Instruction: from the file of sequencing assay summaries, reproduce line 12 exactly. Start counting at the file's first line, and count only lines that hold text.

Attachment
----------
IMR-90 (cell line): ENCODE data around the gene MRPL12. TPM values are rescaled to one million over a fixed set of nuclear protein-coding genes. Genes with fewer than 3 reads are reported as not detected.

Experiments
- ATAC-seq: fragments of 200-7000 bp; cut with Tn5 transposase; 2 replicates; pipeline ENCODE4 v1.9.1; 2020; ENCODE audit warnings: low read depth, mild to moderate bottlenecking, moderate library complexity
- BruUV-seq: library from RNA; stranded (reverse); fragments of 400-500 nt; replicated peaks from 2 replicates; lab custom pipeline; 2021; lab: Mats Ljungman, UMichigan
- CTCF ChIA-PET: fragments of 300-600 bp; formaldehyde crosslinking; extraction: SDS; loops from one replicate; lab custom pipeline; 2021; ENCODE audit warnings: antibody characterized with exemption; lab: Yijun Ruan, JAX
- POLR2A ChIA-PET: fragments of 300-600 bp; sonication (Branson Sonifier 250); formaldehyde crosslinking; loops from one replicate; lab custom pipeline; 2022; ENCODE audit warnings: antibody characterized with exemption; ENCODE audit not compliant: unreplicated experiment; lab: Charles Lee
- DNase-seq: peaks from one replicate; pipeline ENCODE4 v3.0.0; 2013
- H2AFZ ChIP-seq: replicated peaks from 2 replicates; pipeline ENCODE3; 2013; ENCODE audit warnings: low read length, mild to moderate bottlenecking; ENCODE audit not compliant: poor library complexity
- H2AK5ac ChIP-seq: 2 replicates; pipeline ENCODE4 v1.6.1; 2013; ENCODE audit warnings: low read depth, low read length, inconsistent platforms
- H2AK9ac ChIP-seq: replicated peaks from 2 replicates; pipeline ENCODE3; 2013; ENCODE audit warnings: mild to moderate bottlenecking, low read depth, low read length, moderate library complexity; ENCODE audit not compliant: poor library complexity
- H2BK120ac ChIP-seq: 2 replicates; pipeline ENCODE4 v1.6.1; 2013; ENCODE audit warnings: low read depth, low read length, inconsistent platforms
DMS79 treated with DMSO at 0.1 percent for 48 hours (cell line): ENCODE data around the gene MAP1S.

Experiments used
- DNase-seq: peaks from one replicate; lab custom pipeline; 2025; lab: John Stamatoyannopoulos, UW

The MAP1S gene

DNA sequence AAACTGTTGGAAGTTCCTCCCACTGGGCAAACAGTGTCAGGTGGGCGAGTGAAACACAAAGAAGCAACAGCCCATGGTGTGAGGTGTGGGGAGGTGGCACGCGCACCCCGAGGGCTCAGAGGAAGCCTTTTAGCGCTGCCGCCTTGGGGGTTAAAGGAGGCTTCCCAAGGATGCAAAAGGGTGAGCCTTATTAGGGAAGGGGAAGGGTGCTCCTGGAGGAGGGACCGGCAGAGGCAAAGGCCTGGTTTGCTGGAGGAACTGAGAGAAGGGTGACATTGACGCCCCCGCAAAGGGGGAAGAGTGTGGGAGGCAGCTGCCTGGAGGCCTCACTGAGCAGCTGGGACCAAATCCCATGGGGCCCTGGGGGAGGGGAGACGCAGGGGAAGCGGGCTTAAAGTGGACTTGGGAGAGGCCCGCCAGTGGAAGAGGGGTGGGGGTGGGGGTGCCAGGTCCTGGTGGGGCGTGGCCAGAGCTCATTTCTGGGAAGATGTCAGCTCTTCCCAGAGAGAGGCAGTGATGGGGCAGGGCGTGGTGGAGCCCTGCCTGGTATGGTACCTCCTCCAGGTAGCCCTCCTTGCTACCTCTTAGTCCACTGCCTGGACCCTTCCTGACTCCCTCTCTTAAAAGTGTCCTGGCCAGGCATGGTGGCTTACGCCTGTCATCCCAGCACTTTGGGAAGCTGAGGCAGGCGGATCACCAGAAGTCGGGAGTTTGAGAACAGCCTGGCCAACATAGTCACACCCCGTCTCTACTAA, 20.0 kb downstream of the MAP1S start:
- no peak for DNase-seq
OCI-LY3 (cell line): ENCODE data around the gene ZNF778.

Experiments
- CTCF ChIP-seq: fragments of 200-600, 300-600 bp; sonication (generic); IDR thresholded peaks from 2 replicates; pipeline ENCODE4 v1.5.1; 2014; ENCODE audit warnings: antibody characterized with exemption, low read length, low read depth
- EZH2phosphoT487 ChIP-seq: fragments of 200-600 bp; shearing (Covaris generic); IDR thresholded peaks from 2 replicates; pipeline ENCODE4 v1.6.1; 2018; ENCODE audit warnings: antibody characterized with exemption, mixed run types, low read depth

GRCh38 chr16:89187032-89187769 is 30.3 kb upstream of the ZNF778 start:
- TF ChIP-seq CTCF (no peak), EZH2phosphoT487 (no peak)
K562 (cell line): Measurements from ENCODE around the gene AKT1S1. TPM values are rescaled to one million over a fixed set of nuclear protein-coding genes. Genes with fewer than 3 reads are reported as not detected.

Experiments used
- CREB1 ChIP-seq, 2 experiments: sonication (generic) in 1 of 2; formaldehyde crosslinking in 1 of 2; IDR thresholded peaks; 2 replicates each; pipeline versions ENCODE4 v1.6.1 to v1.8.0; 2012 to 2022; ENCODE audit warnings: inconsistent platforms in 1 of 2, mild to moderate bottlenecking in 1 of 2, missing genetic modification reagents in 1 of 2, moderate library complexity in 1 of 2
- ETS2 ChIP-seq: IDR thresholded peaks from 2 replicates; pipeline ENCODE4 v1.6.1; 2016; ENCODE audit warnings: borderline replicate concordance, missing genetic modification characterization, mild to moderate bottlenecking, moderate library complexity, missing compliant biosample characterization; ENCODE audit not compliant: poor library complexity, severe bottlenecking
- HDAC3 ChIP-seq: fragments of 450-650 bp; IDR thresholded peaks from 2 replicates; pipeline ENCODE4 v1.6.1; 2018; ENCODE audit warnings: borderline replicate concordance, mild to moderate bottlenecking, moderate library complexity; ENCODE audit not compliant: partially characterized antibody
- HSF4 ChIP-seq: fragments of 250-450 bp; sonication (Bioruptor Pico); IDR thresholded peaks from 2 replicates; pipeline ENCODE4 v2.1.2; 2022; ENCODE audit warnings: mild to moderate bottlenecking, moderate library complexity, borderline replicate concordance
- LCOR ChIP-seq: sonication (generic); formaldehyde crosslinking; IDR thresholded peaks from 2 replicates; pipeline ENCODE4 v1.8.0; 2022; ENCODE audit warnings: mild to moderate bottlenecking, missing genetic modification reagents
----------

DMS79 treated with DMSO at 0.1 percent for 48 hours (cell line): ENCODE data around the gene MAP1S.